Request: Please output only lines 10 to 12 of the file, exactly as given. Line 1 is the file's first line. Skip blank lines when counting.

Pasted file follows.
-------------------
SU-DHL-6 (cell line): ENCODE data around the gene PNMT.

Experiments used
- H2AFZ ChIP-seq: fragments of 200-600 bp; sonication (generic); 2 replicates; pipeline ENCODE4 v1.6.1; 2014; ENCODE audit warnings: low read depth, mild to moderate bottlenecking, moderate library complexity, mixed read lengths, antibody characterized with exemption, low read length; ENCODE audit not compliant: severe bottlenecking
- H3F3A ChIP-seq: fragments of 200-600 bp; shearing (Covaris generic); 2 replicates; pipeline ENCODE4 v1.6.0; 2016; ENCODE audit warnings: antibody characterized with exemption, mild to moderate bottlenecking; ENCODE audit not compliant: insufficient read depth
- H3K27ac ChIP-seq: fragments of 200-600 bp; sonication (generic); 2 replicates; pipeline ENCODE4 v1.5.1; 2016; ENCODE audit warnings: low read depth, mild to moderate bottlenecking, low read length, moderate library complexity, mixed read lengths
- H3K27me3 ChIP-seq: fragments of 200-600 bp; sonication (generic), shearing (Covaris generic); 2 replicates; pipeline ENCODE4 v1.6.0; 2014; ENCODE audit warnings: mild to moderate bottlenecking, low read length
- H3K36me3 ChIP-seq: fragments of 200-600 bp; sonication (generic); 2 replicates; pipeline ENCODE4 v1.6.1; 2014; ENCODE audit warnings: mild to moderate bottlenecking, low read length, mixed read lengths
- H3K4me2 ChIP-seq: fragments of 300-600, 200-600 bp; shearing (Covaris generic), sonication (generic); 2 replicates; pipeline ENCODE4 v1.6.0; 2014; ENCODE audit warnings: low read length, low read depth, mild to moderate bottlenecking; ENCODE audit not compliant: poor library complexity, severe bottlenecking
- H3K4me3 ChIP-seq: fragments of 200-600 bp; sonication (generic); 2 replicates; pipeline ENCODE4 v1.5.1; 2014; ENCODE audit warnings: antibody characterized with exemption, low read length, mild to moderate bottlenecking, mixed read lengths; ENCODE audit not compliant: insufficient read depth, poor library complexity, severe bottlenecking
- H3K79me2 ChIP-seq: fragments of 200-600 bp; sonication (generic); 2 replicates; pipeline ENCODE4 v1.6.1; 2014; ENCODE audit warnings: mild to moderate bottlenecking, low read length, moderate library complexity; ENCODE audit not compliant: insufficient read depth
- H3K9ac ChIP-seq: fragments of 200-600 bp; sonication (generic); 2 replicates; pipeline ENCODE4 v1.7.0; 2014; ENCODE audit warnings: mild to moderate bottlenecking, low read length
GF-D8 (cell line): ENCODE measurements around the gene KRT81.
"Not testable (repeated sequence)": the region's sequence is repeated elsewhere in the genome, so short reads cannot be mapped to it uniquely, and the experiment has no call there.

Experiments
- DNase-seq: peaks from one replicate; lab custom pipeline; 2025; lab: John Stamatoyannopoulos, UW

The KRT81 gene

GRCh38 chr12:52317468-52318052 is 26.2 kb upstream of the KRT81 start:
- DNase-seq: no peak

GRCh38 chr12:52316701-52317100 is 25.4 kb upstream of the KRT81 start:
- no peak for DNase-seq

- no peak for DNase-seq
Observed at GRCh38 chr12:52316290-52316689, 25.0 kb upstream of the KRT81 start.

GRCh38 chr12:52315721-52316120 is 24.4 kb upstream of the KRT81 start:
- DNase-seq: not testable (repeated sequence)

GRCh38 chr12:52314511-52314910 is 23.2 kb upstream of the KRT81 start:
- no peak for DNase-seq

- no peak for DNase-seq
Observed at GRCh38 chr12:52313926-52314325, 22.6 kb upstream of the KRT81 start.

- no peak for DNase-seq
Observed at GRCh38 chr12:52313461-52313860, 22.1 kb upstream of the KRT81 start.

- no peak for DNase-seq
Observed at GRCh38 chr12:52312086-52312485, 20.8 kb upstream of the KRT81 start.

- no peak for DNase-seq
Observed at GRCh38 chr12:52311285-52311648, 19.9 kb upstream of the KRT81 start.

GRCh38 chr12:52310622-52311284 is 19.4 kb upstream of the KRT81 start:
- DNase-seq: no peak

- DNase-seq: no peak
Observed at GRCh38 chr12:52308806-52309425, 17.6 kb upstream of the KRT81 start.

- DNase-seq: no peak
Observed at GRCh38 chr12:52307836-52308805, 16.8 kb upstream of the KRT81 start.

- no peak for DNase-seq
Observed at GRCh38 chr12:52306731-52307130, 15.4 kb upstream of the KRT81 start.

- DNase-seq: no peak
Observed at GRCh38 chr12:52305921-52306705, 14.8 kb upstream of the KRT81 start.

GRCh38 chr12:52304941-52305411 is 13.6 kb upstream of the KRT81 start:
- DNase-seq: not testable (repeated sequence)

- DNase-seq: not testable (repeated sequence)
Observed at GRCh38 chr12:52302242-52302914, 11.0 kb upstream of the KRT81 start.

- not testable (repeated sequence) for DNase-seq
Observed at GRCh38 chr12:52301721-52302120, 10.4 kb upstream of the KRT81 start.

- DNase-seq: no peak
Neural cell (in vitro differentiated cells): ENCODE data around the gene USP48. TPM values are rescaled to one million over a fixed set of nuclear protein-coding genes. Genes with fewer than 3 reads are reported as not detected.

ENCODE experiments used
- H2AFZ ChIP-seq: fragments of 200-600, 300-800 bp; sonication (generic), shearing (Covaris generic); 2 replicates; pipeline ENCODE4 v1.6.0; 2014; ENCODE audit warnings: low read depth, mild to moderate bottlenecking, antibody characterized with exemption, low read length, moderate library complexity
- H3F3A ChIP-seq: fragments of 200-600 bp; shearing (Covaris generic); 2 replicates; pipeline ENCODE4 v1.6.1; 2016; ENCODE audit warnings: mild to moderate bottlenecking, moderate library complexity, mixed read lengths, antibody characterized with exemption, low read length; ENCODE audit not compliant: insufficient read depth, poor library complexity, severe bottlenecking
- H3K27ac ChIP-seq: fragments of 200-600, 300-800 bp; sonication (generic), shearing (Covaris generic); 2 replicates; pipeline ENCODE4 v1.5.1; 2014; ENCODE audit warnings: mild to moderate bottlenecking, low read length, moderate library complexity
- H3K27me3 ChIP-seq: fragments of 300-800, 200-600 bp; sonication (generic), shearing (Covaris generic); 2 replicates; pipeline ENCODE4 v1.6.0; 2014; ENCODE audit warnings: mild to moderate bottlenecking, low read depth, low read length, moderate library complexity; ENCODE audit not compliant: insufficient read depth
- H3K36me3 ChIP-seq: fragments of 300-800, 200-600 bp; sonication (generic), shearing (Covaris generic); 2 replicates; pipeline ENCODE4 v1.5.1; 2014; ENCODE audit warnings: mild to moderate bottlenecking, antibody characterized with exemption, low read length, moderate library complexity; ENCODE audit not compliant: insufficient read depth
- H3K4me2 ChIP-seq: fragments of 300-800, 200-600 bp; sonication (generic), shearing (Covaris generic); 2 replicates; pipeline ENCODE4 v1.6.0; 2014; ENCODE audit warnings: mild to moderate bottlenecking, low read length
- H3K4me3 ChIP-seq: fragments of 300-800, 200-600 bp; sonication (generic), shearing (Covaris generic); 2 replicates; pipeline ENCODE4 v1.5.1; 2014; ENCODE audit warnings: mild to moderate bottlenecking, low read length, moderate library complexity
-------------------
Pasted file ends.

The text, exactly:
- H3K79me2 ChIP-seq: fragments of 200-600 bp; sonication (generic); 2 replicates; pipeline ENCODE4 v1.6.1; 2014; ENCODE audit warnings: mild to moderate bottlenecking, low read length, moderate library complexity; ENCODE audit not compliant: insufficient read depth
- H3K9ac ChIP-seq: fragments of 200-600 bp; sonication (generic); 2 replicates; pipeline ENCODE4 v1.7.0; 2014; ENCODE audit warnings: mild to moderate bottlenecking, low read length
GF-D8 (cell line): ENCODE measurements around the gene KRT81.